"Good improvisation communicates harmonic progression melodically. Effective melodies manipulate harmonic content through the use of guide tones and preparatory gravity notes, masterfully woven in systematic tension, release, and transparent harmonic definition."
Brazilian 10-string wizard Hamilton de Holanda has a new release out, "Trio." An ensemble a little more streamlined than some of his other projects, it's just his legendary bandolim and the assistance of Thiago Serrinha (percussion) and long time bandmate Andre Vasconcellos (double bass).
Hard to imagine there are only three at work on this CD. The texture is busy, but not in an unintentional way. Virtuosity (lots of notes) and musicality (expression) does not always intersect, but it certainly does in the discography of Holanda, and this project is no exception. We like the fact that Trio is just that, his 10-string facility and the support of bass and percussion.
From the iTunes biography: "Having played with Hermeto Pascoal, Zelia Duncan, Marco Pereira, Marcos Ariel, Rosa Passos, and others, Hamilton de Holanda was a prodigy child who confirmed his virtuosic talent at the choro mandolin. Along with his solo career, he teaches mandolin at the University of Brasília and in the Escola de Choro Raphael Rabello. Moving with his family to Brasília at the age of one, de Holanda was presented with a mandolin by his grandfather when was five. Hamilton de Holanda's father, a choro violonista (acoustic guitarist), boosted the nascent talent of Hamilton and his brother Fernando Cesar de Holanda (violao). Ever since they were very young, they started sharing with competent choro musicians of Brasílias; the two of them soon became good enough to form a duo, christened as Dois de Ouro by Pernambuco do Pandeiro. Hamilton de Holanda studied violin while still a child at the Escola de Música de Brasília. In 1995, he was awarded as best interpreter in the II Choro Festival of Rio de Janeiro State. In the same festival, his choro "Destrocando a Macaxeira" won second place. In 1998, he got third place in the I Premio Visa de MPB Instrumental. He Recorded two albums with the Dois de Ouro, one with violonista Marco Pereira, and solo albums. In 2000, he performed in the Free Jazz Festival and in the next year, in the Brasileirinho project at the CCBB (Rio).
We posted pictures of this unique 5-string acoustic mandolin a couple months prior to its French polishing, and had to follow up with some final shots of the latest creation from Boise woodsmith Austin Clark. We've had the pleasure of owning the original JM5 in a cherry cola-burst finish. This, a one piece back with cocobolo binding and a mahogany neck.
Click images for close-up
We'd be interested in knowing if blondes really do have more fun!...
We're on record as big fans of New Mexico builder Bill Bussmann (Old Wave Mandolins), and one of the reasons is is bold use of native woods. He weighs in, "This week's wood hunt took me to southern Arizona, relieved a borderline wood hoarder of some of his fine pile of desert ironwood (Olneya Tesota), Catclaw Acacia (Acacia Greggii) and Mesquite Burl (Prosopis Velutina). If you're passing thru NW Tucson with this luthieran affliction, its worth a look, email for contact info, nfi, just solid stuff."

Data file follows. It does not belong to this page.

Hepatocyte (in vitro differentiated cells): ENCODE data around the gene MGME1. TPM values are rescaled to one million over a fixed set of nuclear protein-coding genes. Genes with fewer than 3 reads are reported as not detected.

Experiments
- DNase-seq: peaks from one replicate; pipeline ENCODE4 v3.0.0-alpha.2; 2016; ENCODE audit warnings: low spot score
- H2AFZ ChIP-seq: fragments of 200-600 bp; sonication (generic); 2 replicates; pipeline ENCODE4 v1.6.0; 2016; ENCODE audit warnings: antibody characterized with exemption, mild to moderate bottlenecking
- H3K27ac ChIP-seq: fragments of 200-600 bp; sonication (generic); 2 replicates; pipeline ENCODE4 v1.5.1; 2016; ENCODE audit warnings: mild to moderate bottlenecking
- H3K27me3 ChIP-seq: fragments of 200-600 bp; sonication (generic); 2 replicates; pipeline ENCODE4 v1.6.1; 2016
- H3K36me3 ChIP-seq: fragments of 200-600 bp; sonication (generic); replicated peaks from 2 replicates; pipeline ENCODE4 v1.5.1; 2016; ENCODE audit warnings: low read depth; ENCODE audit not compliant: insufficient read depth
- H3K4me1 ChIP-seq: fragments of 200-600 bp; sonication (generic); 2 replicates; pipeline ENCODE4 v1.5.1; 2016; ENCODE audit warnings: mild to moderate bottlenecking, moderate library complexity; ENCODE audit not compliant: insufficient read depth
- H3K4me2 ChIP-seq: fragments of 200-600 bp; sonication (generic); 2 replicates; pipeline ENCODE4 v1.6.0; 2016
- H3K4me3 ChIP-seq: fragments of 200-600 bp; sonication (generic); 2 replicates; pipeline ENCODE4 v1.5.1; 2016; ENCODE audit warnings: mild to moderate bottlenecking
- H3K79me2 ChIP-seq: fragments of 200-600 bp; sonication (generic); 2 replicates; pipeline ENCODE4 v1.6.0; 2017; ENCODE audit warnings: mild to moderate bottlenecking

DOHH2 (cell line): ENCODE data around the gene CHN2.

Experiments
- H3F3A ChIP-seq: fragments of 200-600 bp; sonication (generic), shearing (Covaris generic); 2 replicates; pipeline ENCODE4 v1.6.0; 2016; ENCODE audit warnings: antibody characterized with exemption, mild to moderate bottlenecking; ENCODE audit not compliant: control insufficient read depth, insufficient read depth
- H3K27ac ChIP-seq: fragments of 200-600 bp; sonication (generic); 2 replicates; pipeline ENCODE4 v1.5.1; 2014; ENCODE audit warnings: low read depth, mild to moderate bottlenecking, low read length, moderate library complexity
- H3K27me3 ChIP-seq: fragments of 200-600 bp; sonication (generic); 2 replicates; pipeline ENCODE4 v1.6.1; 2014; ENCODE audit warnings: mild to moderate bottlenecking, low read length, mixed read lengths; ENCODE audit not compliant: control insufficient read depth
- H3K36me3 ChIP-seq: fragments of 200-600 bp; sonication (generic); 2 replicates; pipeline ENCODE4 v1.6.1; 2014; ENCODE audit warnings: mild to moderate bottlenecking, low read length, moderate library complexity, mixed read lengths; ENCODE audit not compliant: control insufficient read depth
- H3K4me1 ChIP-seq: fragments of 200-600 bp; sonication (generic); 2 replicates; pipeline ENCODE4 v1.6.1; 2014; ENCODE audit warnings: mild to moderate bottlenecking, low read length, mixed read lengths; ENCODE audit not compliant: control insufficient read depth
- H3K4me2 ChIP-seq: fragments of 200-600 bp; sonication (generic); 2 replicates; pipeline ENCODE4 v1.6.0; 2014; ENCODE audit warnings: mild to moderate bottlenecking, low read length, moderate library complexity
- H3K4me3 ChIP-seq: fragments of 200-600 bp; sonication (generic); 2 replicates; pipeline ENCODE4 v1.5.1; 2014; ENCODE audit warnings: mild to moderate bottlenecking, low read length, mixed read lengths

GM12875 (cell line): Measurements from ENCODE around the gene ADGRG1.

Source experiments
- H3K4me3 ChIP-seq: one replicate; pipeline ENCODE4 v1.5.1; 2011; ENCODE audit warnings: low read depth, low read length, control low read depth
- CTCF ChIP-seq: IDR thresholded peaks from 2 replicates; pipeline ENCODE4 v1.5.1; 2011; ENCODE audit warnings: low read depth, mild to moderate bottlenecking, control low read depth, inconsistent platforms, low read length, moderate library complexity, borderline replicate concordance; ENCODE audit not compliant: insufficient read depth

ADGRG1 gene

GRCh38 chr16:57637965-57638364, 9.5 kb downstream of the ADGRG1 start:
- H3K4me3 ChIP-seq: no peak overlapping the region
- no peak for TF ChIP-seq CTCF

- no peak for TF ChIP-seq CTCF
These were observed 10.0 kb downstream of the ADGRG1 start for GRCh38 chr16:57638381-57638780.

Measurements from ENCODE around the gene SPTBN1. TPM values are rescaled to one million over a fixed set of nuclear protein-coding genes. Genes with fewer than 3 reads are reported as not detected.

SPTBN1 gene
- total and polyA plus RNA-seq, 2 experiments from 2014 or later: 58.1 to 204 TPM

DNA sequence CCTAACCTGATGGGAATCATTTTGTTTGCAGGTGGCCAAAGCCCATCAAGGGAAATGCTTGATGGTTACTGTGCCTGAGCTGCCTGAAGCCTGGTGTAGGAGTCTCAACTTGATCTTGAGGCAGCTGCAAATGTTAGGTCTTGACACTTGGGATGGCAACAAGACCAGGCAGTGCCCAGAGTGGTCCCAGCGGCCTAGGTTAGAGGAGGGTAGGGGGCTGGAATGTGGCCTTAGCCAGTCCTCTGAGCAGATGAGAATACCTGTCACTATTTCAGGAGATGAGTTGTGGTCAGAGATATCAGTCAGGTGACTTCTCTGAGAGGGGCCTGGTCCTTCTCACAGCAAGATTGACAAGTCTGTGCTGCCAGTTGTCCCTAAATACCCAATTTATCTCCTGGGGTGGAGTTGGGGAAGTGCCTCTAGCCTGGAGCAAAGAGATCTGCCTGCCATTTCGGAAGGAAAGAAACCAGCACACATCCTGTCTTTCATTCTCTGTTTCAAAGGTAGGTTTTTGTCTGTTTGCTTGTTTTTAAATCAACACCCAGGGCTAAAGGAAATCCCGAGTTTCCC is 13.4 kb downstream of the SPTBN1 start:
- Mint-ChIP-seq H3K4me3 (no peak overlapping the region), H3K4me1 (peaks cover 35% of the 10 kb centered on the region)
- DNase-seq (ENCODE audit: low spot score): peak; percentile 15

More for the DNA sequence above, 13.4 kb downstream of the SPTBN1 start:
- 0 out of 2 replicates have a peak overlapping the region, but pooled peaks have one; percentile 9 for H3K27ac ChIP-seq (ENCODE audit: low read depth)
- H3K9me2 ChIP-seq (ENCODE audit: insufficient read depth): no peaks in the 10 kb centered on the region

He's famous for his adornments in other Mesquite:
We encourage you to spend some time on his website and see some of the great, often cosmetically blasphemous creations from this mad genius. Builder photo page: Old Wave Mandolins
Certainly there were jazz mandolin projects prior to the year 2000. You had swing legends Jethro Burns, Tiny Moore, Johnny Gimble. There were other mandolinists who dabbled in jazz including the bluegrass infused "Dawg" music of David Grisman.
For us, a pivotal CD came in 2001 with jazz mandolin legend Don Stiernberg and his horn laden "Unseasonably Cool." A dynamic Chicago based rhythm section, it was great to finally hear the mandolin surrounded by (and competing with) winds and not confined to an all string based ensemble.
Take the phrasing and emotional delivery of Chet Baker, throw in a little "Jethro" chord vocabulary, some 30's & 40's innocence and charm, and you get one of the sweetest jazz recordings ever played on the mandolin. Sophistication that smiles, calculated composition that laughs, all brought to you by one of the nicest guys on the planet, "The Don."
We consider the 12 year-old recording a profoundly inspirational turning point here, one which became the spine of the site. Putting the mandolin on the level of traditional jazz instruments has been our calling. We'll give kudos to this and many more of Don's incredible discography.
April 21, 2013 | Hands across the water; trip to The Acoustic Music Company
It was a little over a year ago, we had the pleasure of hooking up with TAMCO owner/proprietor Trevor Moyle in his amazing shop in Brighton (UK) a scenic 75 minute train ride from Central London on Britain's National Rail. In addition to sampling his wares, we had the privilege of taking a host of pictures of the craft of some of the world's finest mandolin builders.
You've probably surfed the website of The Acoustic Music Company, but there's nothing like experiencing it in person. Interestingly, several of his instruments have been custom designed from his own drawings. In addition to acute business chops, he has a flare for form.
April 19, 2013 | Etymotic Research ER20 ETY-Plugs Hearing Protection
For those of us past 40 (okay, some past 50), we've learned how important our hearing is, and many are kicking themselves from not taking better care of their ears in younger years. Yup, we think we're immortal in our youth.